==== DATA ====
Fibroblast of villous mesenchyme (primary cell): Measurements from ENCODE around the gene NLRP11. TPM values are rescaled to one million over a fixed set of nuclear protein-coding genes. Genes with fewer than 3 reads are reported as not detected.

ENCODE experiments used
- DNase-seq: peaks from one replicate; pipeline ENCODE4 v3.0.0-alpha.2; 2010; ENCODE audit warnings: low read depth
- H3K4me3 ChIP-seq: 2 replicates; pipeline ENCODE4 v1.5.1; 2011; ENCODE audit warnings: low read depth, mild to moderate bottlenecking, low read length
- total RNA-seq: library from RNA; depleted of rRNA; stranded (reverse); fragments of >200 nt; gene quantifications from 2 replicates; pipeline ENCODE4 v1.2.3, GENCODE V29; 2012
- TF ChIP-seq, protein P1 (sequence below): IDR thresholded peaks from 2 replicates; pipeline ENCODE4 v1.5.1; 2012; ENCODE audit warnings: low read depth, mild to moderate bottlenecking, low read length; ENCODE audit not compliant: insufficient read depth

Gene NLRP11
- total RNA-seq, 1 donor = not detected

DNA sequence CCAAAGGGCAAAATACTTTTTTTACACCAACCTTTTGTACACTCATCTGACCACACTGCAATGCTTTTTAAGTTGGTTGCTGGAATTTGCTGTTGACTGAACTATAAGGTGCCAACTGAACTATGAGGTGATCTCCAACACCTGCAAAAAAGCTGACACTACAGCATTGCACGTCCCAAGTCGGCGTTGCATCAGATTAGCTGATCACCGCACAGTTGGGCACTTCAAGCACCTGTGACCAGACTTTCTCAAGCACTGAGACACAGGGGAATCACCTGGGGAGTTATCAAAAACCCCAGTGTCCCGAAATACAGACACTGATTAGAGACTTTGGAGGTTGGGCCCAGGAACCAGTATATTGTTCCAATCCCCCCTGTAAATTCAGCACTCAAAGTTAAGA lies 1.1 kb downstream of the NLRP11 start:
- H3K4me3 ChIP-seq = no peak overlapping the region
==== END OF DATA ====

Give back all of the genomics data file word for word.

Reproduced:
Fibroblast of villous mesenchyme (primary cell): Measurements from ENCODE around the gene NLRP11. TPM values are rescaled to one million over a fixed set of nuclear protein-coding genes. Genes with fewer than 3 reads are reported as not detected.

ENCODE experiments used
- DNase-seq: peaks from one replicate; pipeline ENCODE4 v3.0.0-alpha.2; 2010; ENCODE audit warnings: low read depth
- H3K4me3 ChIP-seq: 2 replicates; pipeline ENCODE4 v1.5.1; 2011; ENCODE audit warnings: low read depth, mild to moderate bottlenecking, low read length
- total RNA-seq: library from RNA; depleted of rRNA; stranded (reverse); fragments of >200 nt; gene quantifications from 2 replicates; pipeline ENCODE4 v1.2.3, GENCODE V29; 2012
- TF ChIP-seq, protein P1 (sequence below): IDR thresholded peaks from 2 replicates; pipeline ENCODE4 v1.5.1; 2012; ENCODE audit warnings: low read depth, mild to moderate bottlenecking, low read length; ENCODE audit not compliant: insufficient read depth

Gene NLRP11
- total RNA-seq, 1 donor = not detected

DNA sequence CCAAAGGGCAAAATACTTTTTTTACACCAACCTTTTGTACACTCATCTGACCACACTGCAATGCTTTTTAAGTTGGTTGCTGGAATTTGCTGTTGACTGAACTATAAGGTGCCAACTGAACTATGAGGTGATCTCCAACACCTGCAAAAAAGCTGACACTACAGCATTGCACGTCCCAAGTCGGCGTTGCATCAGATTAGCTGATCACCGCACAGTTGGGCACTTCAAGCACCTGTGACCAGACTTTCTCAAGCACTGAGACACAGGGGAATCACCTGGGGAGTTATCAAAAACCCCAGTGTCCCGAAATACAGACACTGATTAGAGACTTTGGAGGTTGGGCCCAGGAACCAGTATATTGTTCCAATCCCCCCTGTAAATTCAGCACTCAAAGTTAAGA lies 1.1 kb downstream of the NLRP11 start:
- H3K4me3 ChIP-seq = no peak overlapping the region